Music in the written word

To me, the written word is like music. It has a beat, a melody, a rhythm, a pattern. Changing any of these can make or break a mood, or cause the reader to wonder at what point the character has strayed from his or her true self.

When I write, there’s a certain cadence. I don’t follow one deliberately, but it blooms as the tale’s true voice. I don’t sit there and tap out a beat and make my words follow it. I can’t even imagine how work would screech to a halt if I did. It happens, though, through some unconscious process.

I’ll often read passages aloud that I’ve written, ones that don’t seem quite right, and usually it’s because the pattern has broken down. Other times I read them with joy because they are singing. I guess I may be listening with a different type of ear altogether.

There are times, of course, when pattern is deliberately altered, the same way it might be in musical composition, leading the listener (as with the reader) in a certain direction or to make them recognize a particular atmosphere or frame of mind. One couldn’t compose a concerto with the same three notes and hope for success, after all (although there is probably music out there somewhere that would prove me quite wrong).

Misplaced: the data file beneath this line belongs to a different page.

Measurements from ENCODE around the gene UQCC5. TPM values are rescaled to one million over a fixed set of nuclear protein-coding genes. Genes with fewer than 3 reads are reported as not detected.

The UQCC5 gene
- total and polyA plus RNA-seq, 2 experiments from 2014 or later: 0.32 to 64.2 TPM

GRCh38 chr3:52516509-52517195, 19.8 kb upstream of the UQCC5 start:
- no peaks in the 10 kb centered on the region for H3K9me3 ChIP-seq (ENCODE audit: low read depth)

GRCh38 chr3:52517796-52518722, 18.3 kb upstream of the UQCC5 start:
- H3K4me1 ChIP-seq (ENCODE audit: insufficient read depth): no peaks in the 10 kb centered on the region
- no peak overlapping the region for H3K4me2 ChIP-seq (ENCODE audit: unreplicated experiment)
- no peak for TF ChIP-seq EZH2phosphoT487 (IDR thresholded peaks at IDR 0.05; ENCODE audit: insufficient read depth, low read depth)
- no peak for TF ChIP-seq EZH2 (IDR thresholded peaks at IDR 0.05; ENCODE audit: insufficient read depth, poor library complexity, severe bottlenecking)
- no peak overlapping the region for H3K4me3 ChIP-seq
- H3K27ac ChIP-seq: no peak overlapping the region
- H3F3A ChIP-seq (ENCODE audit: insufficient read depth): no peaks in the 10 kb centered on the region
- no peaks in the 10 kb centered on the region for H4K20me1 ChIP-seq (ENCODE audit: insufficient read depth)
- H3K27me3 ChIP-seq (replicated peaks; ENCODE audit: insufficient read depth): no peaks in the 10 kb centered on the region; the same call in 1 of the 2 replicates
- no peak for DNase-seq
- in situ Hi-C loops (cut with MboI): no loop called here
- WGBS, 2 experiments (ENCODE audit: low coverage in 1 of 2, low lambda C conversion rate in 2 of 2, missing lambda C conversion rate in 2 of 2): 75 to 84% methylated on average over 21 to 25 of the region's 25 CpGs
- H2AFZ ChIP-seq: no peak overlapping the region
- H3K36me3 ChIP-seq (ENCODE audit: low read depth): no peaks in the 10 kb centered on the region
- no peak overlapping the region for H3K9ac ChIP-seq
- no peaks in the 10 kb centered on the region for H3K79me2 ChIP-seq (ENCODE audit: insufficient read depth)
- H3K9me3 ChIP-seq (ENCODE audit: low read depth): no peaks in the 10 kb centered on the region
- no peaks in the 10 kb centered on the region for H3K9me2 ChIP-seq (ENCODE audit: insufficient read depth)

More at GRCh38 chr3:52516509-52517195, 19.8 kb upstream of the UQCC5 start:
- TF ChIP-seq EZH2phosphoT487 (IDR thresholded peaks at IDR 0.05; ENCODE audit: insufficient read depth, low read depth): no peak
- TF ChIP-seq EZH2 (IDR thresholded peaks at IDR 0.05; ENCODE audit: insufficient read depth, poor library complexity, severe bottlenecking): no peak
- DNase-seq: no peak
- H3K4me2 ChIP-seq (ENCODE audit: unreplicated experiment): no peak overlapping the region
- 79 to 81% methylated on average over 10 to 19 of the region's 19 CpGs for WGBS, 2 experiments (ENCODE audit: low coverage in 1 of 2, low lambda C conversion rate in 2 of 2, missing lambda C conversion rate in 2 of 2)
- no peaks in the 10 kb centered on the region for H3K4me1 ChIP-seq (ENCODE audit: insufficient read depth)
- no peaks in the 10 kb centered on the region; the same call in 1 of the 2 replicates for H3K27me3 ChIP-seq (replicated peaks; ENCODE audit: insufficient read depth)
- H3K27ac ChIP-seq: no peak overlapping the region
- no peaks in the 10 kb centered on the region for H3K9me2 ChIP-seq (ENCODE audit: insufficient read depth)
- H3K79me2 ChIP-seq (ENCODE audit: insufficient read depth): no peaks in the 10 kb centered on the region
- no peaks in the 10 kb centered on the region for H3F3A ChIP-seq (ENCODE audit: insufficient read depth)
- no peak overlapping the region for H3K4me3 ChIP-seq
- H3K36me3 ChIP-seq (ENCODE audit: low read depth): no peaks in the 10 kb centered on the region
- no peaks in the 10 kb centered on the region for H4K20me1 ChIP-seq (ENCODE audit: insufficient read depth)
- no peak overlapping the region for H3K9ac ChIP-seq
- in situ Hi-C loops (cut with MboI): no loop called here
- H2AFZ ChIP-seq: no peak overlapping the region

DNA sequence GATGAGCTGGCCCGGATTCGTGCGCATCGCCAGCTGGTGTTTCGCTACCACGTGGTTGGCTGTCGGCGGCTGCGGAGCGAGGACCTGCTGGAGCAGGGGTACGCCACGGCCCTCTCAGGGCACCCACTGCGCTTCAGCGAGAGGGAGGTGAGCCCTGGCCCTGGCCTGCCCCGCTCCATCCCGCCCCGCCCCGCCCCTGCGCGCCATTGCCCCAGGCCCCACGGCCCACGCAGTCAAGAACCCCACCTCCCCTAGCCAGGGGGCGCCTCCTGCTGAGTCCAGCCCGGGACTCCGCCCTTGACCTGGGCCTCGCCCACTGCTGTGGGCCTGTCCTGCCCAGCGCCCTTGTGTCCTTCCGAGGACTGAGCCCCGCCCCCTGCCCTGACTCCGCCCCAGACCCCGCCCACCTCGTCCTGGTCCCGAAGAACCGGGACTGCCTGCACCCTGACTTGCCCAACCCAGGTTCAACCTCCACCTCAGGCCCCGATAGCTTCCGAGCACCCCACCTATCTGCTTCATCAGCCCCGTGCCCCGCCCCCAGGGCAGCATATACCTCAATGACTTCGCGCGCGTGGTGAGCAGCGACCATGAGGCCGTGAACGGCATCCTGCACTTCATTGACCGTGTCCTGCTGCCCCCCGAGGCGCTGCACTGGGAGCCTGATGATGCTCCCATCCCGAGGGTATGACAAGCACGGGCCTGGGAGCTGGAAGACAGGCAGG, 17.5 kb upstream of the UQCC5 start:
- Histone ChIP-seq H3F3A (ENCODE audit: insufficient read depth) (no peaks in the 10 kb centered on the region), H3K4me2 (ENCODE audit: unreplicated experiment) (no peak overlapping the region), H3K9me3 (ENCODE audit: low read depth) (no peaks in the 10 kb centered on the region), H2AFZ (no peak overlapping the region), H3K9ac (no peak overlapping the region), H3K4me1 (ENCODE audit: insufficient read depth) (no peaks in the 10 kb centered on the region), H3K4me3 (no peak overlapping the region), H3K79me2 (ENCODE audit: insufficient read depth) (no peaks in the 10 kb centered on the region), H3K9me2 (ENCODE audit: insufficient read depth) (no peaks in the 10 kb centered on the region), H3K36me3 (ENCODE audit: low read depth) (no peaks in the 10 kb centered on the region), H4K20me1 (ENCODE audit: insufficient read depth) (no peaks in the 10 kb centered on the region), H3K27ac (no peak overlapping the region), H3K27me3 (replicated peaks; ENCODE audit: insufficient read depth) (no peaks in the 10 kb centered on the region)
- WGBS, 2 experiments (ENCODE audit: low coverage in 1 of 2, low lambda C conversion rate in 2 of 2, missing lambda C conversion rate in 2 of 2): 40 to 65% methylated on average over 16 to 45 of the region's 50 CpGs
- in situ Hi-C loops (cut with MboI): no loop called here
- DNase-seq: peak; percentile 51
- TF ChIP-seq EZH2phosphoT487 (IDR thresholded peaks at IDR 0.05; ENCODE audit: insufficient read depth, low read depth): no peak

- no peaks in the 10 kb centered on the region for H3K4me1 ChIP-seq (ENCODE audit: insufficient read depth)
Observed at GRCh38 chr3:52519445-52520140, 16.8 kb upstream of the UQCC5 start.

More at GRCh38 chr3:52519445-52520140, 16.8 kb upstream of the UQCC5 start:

Right now, I’m working on a young adult novel told in first person with three points of view. The one character’s beat is a bit shattered, somewhat chaotic, with stretches of lyricism, indicating his damaged, hectic but methodical mind. Another’s has a pounding cadence interspersed with surprisingly elegant interludes. He possesses a lumbering acceptance of life occasionally spattered with guilt and sparkling revelation. The third is eloquent, filled with the poeticism of her soul, but yet her music falters, too, when appropriate to the moment. As I’ve said, I don’t do this deliberately. The music appears with the character in my head and I strongly believe helps identify his or her voice to the reader, as well as to me.

I’m positive I’m not the only writer to recognize the music in writing, or to acknowledge its value. When I was young and first reading, the books with the most distinct rhythm were those I enjoyed the most. There was rhyme, yes, but with rhyme there exists, usually and especially in children’s books, rhythm. Perhaps that’s where it all began for me, the connection between writing and music’s flow—with Green Eggs and Ham.

Author: robinmaderich

I am a multi-published author, illustrator and crafter. The creating keeps me sane.

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